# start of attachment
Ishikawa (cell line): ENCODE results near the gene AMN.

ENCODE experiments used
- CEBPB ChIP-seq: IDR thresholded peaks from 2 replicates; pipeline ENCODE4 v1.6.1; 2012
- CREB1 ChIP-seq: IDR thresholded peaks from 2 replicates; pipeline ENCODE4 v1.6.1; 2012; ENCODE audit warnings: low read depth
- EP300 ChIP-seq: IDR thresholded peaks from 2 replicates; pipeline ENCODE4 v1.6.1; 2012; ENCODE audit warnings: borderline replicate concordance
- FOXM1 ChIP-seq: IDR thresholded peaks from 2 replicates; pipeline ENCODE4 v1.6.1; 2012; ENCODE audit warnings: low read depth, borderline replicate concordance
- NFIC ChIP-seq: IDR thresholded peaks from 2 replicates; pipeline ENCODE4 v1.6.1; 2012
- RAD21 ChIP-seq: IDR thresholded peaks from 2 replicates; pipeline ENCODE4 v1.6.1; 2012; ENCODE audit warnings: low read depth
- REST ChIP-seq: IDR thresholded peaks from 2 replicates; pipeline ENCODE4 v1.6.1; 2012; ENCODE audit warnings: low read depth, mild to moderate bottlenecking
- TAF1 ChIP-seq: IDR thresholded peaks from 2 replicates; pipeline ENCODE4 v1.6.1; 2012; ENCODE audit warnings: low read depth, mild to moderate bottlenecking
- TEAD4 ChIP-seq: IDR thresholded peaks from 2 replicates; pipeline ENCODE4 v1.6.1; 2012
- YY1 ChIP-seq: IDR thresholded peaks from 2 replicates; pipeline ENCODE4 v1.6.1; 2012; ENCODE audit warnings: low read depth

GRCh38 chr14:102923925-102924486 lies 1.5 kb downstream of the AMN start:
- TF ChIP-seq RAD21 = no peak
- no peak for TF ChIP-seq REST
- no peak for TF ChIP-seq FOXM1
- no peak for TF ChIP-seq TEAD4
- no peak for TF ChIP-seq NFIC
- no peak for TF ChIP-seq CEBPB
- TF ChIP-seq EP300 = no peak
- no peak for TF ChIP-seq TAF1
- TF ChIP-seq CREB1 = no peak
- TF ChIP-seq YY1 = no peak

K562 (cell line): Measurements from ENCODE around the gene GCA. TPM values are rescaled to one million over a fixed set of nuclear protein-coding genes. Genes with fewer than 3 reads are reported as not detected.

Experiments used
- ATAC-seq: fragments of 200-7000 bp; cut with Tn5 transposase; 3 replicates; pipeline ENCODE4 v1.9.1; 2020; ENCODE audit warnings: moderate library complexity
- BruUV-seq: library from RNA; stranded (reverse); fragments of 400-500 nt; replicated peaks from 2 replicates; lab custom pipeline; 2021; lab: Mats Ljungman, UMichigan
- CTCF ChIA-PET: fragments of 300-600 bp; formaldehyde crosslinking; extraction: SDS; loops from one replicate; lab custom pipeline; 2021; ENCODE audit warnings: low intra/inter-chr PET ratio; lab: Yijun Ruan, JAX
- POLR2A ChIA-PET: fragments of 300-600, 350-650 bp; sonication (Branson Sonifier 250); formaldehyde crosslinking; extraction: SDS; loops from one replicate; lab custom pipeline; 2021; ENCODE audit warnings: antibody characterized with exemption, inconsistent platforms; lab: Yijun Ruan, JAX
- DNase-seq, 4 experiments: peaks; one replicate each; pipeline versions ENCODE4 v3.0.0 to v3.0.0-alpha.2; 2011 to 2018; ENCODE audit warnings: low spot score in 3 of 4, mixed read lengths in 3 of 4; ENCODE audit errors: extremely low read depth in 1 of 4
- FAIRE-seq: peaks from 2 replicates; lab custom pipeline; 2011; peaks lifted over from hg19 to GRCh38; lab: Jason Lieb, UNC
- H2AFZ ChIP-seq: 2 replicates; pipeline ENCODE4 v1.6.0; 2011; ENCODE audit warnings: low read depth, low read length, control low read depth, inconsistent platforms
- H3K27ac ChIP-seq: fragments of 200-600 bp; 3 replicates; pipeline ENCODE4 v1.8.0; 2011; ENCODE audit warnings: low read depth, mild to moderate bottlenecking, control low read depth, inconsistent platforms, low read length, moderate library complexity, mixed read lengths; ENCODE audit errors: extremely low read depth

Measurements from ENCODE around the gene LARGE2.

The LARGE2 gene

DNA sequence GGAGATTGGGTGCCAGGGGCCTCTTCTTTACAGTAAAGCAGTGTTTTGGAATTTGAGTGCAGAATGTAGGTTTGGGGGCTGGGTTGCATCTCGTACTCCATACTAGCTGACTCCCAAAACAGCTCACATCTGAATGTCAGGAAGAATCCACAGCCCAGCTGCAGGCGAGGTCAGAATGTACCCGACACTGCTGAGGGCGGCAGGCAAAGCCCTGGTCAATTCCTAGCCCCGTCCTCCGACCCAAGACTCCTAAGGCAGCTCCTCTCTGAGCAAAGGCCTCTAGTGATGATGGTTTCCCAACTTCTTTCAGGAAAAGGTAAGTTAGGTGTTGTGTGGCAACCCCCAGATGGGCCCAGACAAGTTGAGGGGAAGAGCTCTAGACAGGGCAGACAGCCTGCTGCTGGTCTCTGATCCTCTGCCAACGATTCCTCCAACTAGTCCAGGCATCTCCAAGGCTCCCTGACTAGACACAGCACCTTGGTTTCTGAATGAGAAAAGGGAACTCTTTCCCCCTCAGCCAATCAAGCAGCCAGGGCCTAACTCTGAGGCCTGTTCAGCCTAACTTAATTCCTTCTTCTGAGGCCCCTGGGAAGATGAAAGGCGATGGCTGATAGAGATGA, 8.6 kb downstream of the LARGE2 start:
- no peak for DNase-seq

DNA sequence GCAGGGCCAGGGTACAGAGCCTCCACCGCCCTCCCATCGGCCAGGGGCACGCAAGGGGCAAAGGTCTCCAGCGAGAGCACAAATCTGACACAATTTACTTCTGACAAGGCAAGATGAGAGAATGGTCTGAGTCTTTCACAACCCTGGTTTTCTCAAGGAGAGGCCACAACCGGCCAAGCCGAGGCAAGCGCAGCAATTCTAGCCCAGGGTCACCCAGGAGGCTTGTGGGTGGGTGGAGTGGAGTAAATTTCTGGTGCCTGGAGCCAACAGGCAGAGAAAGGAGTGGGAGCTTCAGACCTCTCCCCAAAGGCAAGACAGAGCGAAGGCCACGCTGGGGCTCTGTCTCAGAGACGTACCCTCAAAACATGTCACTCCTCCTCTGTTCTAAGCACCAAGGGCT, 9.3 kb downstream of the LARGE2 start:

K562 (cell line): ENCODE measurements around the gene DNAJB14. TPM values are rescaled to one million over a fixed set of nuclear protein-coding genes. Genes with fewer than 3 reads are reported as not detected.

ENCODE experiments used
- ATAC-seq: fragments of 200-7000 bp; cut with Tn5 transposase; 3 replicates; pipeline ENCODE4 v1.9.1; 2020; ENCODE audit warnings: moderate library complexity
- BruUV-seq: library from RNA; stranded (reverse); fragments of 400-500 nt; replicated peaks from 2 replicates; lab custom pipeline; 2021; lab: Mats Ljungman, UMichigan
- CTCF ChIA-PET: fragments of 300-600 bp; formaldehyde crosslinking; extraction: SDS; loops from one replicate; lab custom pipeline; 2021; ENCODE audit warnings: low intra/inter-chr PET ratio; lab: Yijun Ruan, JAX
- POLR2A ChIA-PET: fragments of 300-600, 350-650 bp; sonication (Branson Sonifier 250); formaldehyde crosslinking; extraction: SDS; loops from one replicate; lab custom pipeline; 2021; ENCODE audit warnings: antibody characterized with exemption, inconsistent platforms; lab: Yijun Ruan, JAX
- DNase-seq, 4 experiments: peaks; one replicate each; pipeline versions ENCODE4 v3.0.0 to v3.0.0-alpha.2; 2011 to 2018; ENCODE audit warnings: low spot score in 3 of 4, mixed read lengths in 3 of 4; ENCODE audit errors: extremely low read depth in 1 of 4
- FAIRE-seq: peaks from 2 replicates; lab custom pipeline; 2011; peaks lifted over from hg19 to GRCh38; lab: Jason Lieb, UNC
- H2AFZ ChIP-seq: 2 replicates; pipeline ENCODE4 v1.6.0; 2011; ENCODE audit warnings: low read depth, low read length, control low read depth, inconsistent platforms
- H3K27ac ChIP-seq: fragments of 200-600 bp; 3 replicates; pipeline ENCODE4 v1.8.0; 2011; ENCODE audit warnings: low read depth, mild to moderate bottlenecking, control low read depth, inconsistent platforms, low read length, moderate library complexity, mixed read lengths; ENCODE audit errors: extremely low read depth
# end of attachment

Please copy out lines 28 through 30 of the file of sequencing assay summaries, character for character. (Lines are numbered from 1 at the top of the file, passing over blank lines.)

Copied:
- CTCF ChIA-PET: fragments of 300-600 bp; formaldehyde crosslinking; extraction: SDS; loops from one replicate; lab custom pipeline; 2021; ENCODE audit warnings: low intra/inter-chr PET ratio; lab: Yijun Ruan, JAX
- POLR2A ChIA-PET: fragments of 300-600, 350-650 bp; sonication (Branson Sonifier 250); formaldehyde crosslinking; extraction: SDS; loops from one replicate; lab custom pipeline; 2021; ENCODE audit warnings: antibody characterized with exemption, inconsistent platforms; lab: Yijun Ruan, JAX
- DNase-seq, 4 experiments: peaks; one replicate each; pipeline versions ENCODE4 v3.0.0 to v3.0.0-alpha.2; 2011 to 2018; ENCODE audit warnings: low spot score in 3 of 4, mixed read lengths in 3 of 4; ENCODE audit errors: extremely low read depth in 1 of 4